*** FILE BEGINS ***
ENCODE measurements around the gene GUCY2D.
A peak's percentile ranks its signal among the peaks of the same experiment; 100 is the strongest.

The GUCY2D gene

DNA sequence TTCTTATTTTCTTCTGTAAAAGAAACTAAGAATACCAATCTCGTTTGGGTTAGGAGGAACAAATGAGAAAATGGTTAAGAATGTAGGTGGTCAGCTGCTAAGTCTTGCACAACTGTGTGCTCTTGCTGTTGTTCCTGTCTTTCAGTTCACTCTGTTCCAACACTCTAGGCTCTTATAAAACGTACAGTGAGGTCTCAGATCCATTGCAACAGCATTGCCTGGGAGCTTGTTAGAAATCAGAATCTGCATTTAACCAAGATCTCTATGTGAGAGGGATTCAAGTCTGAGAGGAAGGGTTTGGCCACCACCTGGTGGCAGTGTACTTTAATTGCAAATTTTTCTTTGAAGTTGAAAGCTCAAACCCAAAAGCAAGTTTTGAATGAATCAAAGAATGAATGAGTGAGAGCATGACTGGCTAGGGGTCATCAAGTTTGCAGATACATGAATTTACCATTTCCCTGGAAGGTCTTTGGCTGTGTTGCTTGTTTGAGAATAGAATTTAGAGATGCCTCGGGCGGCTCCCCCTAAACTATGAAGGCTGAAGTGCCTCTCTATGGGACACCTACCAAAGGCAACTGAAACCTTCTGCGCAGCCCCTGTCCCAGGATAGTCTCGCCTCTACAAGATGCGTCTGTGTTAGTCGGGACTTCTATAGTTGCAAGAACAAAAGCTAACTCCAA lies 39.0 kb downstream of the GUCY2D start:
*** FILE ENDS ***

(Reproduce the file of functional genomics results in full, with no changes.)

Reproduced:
ENCODE measurements around the gene GUCY2D.
A peak's percentile ranks its signal among the peaks of the same experiment; 100 is the strongest.

The GUCY2D gene

DNA sequence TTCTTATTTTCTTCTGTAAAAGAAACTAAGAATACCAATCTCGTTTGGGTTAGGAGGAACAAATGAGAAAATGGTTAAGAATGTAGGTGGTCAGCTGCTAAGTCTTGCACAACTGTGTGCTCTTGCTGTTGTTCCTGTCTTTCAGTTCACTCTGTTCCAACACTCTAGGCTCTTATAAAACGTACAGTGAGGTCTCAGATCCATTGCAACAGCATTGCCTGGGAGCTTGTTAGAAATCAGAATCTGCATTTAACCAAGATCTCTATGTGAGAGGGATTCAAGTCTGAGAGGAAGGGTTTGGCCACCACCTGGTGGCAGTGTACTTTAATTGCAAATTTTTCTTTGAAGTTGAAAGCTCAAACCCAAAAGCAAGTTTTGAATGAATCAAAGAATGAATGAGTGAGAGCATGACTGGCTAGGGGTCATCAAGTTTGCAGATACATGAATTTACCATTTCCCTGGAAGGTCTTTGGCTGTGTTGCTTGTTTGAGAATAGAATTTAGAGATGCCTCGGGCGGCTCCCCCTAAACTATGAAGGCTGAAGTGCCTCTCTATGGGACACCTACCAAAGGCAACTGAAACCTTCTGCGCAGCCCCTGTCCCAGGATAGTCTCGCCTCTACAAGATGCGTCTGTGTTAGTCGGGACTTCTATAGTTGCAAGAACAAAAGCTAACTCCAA lies 39.0 kb downstream of the GUCY2D start: